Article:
This is not your standard white-girl-in-Africa tale. I fed no babies, I built no schools, I saved no rhinos. Self-discovery came a distant second to self-preservation on this particular adventure.
So says Kirsten Drysdale, who is better known as a charming, quick witted, upfront Australian television personality than as an author.
Her first book, I Built No Schools in Kenya, is published by Penguin Random House this month.
Back in 2010, between gigs, Drysdale claims she was was tricked into going to Kenya, a place she had never thought much about.
A friend called with a job offer too curious to refuse: a cruisey gig as a dementia carer for a rich old man. All expenses-paid, plenty of free time to travel or do some freelance reporting.
Only Kirsten’s friend hadn’t given her the full story. It was only on arrival in Nairobi that she discovered the rich old man’s family was fighting a war around him, and that she would be on the front line.
Caught in the crossfire of all kinds of wild accusations, she also had to spy on his wife, keep his daughter placated, rebuff his marriage proposals, hide the car keys and clip his toenails, all while trying to retain her own sanity in the colonial time warp of his home.
“I didn’t really know what I was heading to,” Kirsten told A Sense of Place Magazine. “I didn’t go with the intention of writing about it.
“I came back and started telling people the story, and people said I should write a book.
“I was a bit hesitant. I was in my twenties when I went and I have a general rule that nobody under thirty should be writing a memoir. But I broke my own rule.
“It is a memoir about one year, and a very very bizarre experience. I hope the story is not so much about me as about what happened; the world I was in.
Of course Nairobi is more often in the news for terrifying terrorist attacks and associated mayhem than as a place for a coming-of-age adventure story.
While Drysdale was caught inside a luxury mansion caring for a dementia patient, a time warp of colonial Kenya, the Kenyan army was invading Somalia and Al-Shabaab was threatening attacks.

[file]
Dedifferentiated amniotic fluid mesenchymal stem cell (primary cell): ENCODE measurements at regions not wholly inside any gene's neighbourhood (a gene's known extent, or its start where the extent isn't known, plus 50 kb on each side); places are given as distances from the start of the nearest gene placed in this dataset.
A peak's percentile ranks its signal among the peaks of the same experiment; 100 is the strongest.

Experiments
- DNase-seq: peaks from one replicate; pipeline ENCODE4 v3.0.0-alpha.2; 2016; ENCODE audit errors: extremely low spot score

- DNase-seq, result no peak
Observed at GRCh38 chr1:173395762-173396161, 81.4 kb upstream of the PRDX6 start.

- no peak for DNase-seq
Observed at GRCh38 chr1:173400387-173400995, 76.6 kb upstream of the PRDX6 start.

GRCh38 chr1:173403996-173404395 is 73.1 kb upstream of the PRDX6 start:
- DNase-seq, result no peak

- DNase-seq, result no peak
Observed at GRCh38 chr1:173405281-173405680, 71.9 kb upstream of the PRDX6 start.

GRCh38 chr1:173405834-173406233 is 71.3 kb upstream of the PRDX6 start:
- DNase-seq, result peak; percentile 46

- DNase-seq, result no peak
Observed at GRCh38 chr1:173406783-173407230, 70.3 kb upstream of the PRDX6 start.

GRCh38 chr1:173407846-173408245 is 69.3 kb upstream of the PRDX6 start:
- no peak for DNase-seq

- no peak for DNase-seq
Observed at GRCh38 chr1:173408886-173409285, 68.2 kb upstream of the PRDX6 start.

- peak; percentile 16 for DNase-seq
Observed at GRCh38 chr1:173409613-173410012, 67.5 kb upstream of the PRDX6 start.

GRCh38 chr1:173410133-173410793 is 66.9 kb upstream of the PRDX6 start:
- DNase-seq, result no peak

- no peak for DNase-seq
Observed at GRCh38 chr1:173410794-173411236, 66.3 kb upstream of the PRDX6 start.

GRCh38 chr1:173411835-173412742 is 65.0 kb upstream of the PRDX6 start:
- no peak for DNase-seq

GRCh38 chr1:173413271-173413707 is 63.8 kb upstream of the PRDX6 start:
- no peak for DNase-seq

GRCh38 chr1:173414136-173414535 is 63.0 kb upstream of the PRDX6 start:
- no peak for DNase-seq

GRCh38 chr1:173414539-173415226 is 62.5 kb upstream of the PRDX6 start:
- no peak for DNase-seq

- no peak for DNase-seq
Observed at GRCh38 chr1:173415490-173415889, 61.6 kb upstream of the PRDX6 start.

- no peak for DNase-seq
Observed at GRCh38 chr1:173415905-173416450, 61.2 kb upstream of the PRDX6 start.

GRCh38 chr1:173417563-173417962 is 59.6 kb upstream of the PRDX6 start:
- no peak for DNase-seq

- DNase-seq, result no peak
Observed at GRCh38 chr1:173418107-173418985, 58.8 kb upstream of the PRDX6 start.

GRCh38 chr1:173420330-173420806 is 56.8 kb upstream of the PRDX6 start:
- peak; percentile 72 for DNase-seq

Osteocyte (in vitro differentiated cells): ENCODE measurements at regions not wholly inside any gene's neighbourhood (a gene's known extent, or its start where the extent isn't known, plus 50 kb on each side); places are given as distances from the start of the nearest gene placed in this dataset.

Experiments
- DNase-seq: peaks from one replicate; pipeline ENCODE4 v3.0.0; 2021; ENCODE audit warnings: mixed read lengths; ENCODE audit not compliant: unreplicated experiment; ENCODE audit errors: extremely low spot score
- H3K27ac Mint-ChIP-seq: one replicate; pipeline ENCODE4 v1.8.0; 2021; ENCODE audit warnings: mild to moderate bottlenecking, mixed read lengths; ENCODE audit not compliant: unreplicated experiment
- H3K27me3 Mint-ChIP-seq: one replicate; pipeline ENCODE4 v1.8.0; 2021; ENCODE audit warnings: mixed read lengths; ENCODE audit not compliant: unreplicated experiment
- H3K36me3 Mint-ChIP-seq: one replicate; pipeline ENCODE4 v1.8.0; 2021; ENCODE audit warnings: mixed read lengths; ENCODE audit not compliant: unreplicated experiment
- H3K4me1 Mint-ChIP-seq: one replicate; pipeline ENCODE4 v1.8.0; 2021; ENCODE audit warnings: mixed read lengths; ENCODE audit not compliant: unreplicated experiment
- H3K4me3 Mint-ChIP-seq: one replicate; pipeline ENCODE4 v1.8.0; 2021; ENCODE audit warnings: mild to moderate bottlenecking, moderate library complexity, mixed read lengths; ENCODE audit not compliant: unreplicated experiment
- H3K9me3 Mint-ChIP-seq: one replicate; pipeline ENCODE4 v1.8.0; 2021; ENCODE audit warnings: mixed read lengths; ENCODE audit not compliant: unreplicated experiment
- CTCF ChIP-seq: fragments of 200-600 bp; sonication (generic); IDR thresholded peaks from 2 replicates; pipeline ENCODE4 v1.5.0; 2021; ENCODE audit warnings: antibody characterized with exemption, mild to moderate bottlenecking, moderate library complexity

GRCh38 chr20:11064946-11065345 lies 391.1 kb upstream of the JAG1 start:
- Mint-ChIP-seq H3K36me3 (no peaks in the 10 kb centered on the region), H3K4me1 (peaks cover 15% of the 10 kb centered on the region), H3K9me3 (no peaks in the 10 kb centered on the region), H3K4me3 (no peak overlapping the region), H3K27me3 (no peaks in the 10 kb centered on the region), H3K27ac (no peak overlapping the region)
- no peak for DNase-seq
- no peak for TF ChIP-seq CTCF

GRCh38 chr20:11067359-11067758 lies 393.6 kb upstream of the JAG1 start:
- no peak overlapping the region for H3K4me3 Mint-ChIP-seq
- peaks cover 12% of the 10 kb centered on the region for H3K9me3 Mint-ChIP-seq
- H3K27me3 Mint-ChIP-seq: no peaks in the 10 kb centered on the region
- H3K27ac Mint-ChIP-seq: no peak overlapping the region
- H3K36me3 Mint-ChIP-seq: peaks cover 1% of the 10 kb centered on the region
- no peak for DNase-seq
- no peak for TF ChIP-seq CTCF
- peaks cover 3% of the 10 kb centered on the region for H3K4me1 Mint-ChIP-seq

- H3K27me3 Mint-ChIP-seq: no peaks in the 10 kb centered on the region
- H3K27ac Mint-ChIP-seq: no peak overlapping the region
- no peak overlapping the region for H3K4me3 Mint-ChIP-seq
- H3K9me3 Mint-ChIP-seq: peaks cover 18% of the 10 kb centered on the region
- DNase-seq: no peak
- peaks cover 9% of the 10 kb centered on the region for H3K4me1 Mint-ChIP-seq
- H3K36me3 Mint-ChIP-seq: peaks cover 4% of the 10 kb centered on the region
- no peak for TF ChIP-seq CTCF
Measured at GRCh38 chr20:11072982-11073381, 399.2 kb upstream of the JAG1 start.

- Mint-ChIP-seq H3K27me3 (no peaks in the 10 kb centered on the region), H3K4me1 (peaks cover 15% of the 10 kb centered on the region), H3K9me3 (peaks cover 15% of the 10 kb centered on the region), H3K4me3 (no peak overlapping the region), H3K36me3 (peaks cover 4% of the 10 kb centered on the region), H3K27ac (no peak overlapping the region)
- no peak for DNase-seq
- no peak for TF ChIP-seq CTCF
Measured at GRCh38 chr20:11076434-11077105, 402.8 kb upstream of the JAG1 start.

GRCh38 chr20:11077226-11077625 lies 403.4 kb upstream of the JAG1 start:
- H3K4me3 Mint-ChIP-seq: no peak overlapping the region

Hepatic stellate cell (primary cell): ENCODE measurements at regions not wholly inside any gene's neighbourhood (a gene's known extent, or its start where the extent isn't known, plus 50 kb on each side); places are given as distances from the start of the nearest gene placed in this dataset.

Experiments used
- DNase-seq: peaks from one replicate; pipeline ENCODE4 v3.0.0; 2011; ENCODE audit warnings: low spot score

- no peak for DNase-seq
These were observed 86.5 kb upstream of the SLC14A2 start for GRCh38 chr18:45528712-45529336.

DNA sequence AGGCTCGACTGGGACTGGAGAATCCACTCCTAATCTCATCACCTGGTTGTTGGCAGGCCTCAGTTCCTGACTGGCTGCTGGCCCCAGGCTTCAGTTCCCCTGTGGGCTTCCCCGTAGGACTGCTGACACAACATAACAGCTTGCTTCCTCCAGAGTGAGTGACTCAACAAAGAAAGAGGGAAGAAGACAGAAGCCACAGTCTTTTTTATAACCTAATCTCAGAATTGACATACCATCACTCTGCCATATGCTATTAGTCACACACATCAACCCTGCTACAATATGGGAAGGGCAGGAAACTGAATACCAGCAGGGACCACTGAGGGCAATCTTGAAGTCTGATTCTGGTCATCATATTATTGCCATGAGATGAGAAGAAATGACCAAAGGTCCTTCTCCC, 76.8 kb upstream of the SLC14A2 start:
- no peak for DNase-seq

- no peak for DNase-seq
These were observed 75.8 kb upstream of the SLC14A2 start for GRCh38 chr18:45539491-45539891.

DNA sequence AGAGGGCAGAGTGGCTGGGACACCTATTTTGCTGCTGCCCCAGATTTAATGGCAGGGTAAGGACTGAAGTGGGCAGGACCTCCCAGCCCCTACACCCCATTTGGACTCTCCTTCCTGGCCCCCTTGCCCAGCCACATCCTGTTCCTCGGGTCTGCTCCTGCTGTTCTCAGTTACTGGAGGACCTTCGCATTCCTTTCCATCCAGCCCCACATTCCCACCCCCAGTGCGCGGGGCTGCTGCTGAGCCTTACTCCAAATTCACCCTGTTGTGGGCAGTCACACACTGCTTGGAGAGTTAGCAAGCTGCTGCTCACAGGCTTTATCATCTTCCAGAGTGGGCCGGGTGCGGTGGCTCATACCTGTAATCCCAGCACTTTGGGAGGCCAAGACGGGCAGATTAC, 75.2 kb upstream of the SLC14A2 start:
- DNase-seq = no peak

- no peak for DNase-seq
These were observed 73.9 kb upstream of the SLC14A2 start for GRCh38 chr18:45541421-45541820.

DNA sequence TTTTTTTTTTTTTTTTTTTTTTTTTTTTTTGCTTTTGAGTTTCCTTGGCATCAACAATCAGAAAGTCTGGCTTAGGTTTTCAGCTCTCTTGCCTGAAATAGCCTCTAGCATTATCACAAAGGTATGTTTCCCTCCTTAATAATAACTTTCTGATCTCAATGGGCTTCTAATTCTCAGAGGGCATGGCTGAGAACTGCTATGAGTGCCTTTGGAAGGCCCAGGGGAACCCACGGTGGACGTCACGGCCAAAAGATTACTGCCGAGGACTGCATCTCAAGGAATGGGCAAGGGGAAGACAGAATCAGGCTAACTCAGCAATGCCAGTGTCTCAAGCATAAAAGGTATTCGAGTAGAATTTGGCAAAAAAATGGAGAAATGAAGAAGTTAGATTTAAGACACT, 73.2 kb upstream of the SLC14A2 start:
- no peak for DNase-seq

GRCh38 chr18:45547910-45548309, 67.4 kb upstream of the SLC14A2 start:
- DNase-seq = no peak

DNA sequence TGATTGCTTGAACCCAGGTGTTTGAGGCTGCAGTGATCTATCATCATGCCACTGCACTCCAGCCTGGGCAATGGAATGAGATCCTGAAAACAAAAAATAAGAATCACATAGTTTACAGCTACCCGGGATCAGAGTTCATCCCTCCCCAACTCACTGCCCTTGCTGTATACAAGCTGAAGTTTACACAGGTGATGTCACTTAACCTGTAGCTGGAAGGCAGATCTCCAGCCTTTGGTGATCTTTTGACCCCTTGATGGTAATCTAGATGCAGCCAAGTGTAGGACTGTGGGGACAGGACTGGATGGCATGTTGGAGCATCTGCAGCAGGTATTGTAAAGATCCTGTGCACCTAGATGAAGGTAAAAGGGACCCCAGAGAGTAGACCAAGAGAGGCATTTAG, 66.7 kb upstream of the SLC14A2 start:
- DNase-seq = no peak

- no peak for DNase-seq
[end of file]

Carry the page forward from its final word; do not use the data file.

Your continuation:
“As soon as you drove through the gates you were in modern Nairobi,” she recalls. “It was an incredibly vibrant place. There is so much more going on in Africa than we tend to see.
“You have extreme poverty, but also a burgeoning middle class.
“If you went to a shopping centre it was like being in a mall at home. There are teenagers eating frozen yogurts, buying fashionable clothes, sitting on their phones.”
But terror is striking home.
“It’s strange and chilling,” Drysdale says. “I know so well the places where these things are happening.
“I remember the shopping mall attacks of 2013. It was weird to watch the coverage of it. A lot was shot on mobile phones from people stuck inside.
“Cafes, table and chairs where I had coffee with people, where it had been a peaceful ordinary place. It was incredibly shocking, and very very sad to see that happening in what was one of the more promising sides of Kenya.”
I Built No Schools in Kenya is a travelogue-tragedy-farce about race, wealth, love, death, family, nationhood, sanity, tranquilizers, monkeys, whisky, dementia and a bygone world.
“I found it a very difficult story to tell in book form. The whole way through I felt and still feel it would have been easier to write as a television script.
“Partly because of my day job, I work in TV.
“And so much of the story I wanted to tell was visual.”
Below is an extract.
The Situation: Nairobi, Kenya.
So here’s how it is: I’m a live-in carer for Walter Smyth. He is very rich, very old, very sick and very senile.
Over the next eight years, dozens of people will occupy this role. Most of them won’t last long. Some of them will literally run away in the dead of night after just a few weeks.
In comparison, I’ll be here quite a while. Eleven months all up. But I don’t know that yet. I can’t imagine what’s to come.
Walt doesn’t know it, but he has employed three women to look after him. There’s me; there’s my mate from high school, Alice; and there’s Millicent, a sweet old woman who is very into God. The three of us tag-team around the clock in eight-hour shifts, supervising Walt’s meals, his morning walks, his medication, his showers, his shits and his sleep. Alice and I are also supposed to spy on his wife, Marguerite, for his daughter, Fiona, who thinks Marguerite’s trying to kill him, even though she’s not.
I didn’t know the whole imaginary-murder-surveillance thing was part of the job description until I got here.
Millicent is an old family friend of the Smyths, a fellow former colonial, a couple of decades Walt’s junior. She blends in a bit better than Alice and me.
We’re in our mid-twenties and come from Mackay, a town in regional Queensland. We’ve had to learn the ways of this world.
The Kenyan household staff are just getting on with things as best they can. Most of them have been working for the Smyths for a very long time — though I don’t think it’s ever been quite the punish it is now that Walt’s sick and surrounded by a team of meddling mzungus (Europeans). Not that they ever complain.
Walt’s house is in one of Nairobi’s nicer suburbs. It’s one of the area’s older, more modest homes, surrounded by hedge-hemmed mansions boasting tennis courts and swimming pools. Someone very important has a place just down the road — in the evenings you can hear their helicopter coming in to land. When I jog past their high gates I’m watched by camera lenses and rifle sights, and barking dogs that scare me over to the other side of the road.
A Dying Breed